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I have a thought experiment.

Suppose you have 3 layers of liquid resting on each other in a beaker. A long cylinder of some material is placed in the beaker so that it passes through all layers of liquid. My question is if the middle layer of liquid exerts a buoyancy force on the cylinder.

My guess is that it wouldn't because the cylinder doesn't have an upper and lower surface exposed to the middle liquid layer since it passes through the middle layer. So it can't experience a force caused by the pressure difference.

On the contrary, according to Archimedes principle, there should be a force on the cylinder exerted by the middle layer since the cylinder displaces liquid of the middle layer.

So what would be the correct answer?

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It does have an effect, but it is not direct, unlike the pressure acting on the horizontal faces.

It contributes to the total force that the cylinder will experience at it's bottom face, because the weight of that middle fluid contributes to the pressure in the bottom fluid.

Because of this, when you analyze the whole system, the amount of the middle fluid displaced will still have a contribution to the overall force balance of the system. When thinking of Archimedes' principle, it's easy to see that, as you mention.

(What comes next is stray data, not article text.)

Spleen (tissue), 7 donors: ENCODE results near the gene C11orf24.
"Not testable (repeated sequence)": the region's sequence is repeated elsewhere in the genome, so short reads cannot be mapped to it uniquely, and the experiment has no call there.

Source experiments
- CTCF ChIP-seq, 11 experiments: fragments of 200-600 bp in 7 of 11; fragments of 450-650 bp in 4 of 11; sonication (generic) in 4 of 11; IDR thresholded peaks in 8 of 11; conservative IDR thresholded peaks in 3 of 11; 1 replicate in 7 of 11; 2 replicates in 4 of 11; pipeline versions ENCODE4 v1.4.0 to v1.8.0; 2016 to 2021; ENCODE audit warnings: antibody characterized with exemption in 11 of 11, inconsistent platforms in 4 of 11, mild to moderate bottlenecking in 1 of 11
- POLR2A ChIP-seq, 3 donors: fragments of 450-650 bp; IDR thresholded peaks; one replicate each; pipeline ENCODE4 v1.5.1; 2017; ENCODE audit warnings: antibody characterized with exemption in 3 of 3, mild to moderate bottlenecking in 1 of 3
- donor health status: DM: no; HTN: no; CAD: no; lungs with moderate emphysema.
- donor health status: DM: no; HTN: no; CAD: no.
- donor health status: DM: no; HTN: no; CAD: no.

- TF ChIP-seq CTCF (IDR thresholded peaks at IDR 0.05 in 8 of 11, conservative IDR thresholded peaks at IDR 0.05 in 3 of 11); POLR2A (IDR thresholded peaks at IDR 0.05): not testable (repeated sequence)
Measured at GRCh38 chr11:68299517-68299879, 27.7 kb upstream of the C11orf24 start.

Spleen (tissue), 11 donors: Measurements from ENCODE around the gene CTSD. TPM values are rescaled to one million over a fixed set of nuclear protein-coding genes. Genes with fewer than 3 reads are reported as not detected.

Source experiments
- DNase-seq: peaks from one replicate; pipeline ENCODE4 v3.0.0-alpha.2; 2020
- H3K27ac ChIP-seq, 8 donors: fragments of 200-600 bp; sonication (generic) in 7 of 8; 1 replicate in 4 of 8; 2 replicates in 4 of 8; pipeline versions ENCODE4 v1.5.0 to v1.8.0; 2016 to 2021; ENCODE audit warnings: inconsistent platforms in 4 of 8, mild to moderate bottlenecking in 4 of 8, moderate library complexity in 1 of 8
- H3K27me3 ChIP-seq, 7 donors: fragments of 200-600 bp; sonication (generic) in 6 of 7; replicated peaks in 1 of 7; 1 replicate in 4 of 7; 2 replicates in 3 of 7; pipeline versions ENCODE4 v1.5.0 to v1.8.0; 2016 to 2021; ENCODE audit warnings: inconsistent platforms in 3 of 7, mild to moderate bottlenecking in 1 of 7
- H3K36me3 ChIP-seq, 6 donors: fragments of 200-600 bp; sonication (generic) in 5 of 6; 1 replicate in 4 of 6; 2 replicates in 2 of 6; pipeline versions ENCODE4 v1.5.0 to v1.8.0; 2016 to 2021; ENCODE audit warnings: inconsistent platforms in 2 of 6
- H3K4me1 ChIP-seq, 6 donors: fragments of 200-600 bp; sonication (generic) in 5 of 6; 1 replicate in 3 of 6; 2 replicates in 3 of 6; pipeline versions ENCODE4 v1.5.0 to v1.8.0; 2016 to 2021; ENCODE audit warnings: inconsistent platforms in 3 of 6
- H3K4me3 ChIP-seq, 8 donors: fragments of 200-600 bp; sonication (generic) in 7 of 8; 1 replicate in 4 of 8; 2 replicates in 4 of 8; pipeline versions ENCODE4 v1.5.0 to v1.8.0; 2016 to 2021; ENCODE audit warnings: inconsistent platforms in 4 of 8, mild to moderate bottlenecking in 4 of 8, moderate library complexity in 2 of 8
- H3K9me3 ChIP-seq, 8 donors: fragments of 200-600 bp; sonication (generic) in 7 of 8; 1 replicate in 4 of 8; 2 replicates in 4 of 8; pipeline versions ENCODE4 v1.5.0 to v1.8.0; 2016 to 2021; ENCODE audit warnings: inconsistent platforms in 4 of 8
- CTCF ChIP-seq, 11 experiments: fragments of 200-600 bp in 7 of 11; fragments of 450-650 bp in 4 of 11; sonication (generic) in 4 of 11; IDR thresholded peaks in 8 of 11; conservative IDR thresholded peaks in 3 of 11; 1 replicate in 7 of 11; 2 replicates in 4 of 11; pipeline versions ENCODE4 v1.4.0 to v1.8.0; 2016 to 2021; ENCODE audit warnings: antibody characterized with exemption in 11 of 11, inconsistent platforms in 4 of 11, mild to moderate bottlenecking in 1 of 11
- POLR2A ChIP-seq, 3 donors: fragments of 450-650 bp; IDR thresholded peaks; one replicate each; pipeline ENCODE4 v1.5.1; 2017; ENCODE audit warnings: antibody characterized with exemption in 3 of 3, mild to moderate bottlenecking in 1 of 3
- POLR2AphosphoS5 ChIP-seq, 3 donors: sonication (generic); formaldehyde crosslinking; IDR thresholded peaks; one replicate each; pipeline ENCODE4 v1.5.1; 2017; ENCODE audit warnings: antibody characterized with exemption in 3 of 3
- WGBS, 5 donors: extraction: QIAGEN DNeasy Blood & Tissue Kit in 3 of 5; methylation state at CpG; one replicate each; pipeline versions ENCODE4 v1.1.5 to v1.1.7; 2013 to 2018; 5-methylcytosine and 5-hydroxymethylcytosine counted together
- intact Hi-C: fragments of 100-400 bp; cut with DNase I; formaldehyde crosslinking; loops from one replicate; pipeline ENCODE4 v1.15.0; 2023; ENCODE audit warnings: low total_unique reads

When analyzing the forces on the top and bottom faces, it is less apparent. If you consider the case of just two liquids, you can determine the pressure on each face and find the force balance. When you replace some of the liquid with one of a density in between, the pressure due to the fluid column changes, because the $\rho$ in $F_B = \rho g h$ changes. This is how the third liquid changes the force balance of the system, and why Archimedes' Principle still agrees with this.

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The fact that the buoyant force is equal to the volume displaced is a mathematical coincidence, but the buoyant force comes from a difference in pressure at the top and bottom of an object. Let's consider one fluid and a cylinder of height $h$ and radius $r$ placed upright. The sides can't be pushed up or down, only the faces can. The pressure sry the top is equal to

$$P_{atm} + \rho g h_1(\pi r^2)$$

and at the bottom,

$$P_{atm} + \rho g h_2(\pi r^2)$$

Subtracting the two gives simply

$$\rho g(h_2 - h_1)A = \rho g V$$

Now let's consider the cylinder on its side. The pressure on the top is

$$P_{atm} + \rho gh\int\limits_0^\pi (h_0-r\sin\theta)\sin\theta\ rd\theta$$

And for the bottom just change the limits to $\pi$ to $2\pi$. Subtract and you'll get the same result, $\rho g V$. I don't know how to prove the general result, but the important thing is, just calculate the pressure on top and on bottom. The middle fluid still has an effect because it will add pressure to the bottom liquid.

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